Allowing money to make decisions for your family is dangerous.  With every “we can’t afford that,” parents reinforce the idea that money—not parents—makes decisions.  Rather than choosing what is right and trusting God to provide for their families, men subtly teach their children that money, not God, rules their homes. There’s a word for this: selfishness. It is truly an unhappy and unfulfilling way to live.

1 Timothy 6:10 says, “The love of money is a root of all kinds of evil.”  It doesn’t say that money is the root of all evil, but the love of money is a terrible problem.  Selfishness disguised as love drives people to sacrifice other human lives on the altar of personal gain. The love of money inspires the abuse and misuse of money.

Of course, God is not opposed to money.  Jesus talked about it often.  But His message was:  “Don’t idolize it; don’t worship it; don’t let your heart go after it.”  God has given us the ability to test our hearts.  He told us the use of our treasure reveals our heart.

You may say, “I don’t have any treasure.”  Yes, you do.  You have the treasure of your time. You have the treasure of your mind. You have talents and abilities.  God has given to you something with which you can bless others.  Proper use of these treasures will greatly bless your children.

You are the one who will guide them as they grow. Parents, starting at birth and progressing through childhood and into the teenage years, you must wisely help steer their courses.  You take their hands and walk them through elementary school and recitals and ball games.  Hopefully you teach your teens about sexuality, self-awareness, and confidence.  Then you prepare them for starting their own families and launching their own careers. Through it all, I hope you are teaching them not only by your words, but also your actions and your lifestyle that relationships are more important than money.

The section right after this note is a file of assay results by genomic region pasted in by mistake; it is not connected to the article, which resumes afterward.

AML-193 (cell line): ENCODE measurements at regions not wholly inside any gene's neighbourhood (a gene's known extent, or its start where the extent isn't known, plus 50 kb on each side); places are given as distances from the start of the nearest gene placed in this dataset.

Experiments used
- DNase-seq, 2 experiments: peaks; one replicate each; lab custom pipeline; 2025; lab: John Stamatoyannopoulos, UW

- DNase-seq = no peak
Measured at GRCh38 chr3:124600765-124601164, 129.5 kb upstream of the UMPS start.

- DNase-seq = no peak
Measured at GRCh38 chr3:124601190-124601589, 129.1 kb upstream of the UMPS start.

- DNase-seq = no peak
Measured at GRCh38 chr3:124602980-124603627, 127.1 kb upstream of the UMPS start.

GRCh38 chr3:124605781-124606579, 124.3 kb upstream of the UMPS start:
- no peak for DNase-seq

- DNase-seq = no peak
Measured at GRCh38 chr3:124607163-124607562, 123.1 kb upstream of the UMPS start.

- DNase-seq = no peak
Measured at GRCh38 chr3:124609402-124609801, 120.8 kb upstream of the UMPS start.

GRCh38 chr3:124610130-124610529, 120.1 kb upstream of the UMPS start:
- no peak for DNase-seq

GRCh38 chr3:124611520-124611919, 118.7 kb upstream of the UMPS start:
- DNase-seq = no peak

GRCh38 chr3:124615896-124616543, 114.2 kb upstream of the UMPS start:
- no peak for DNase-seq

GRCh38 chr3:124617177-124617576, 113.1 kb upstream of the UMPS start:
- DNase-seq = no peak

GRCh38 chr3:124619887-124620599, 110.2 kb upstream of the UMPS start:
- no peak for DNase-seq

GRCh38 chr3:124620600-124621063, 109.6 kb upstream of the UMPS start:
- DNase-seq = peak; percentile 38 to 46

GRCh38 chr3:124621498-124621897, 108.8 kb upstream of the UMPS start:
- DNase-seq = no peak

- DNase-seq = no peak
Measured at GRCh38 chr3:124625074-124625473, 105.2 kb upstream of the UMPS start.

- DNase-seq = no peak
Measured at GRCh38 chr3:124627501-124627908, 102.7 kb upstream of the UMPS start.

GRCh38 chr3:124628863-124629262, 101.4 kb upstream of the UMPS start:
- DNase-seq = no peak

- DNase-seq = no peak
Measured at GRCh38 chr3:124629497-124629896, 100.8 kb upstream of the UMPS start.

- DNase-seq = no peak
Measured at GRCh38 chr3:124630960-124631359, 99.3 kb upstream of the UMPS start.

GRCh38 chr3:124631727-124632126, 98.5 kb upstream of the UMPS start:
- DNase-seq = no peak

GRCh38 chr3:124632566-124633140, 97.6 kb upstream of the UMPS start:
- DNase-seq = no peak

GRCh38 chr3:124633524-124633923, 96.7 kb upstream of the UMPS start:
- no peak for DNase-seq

All three of our children were intelligent, capable, and successful as they grew up in our home. Yet in spite of all of their successes and their potential for great earnings, all of them, at one time or another, have said something quite profound and intensely satisfying to us. They have each shared that they want to pass on what they had growing up. They want homes where love flows to everyone who lives there. They want God to be the center of their lives and relationships. And they want their children to know and love Jesus.

This has been most important in their lives to this day. It is what they set their sights on as adults. Gratefully I can testify they all have loving family relationships. It is beautiful to behold and I am sure you won’t be surprised to know, they have no regrets. They have the greatest treasure possible because they have put God, family and others first.

Betty and I can say, as parents, there may be no greater thrill in life than seeing your children love their children and truly love one another—all because of God’s grace and wisdom applied. We wish it for everyone—and it is available in Christ.

God can pour on the blessings in astonishing ways so that you’re ready for anything and everything, more than just ready to do what needs to be done. As one psalmist puts it, “He throws caution to the winds, giving to the needy in reckless abandon. His right-living, right-giving ways never run out, never wear out.” This most generous God who gives seed to the farmer that becomes bread for your meals is more than extravagant with you. He gives you something you can then give away, which grows into full-formed lives, robust in God, wealthy in every way, so that you can be generous in every way, producing with us great praise to God (2 Corinthians 9:8-11, The Message)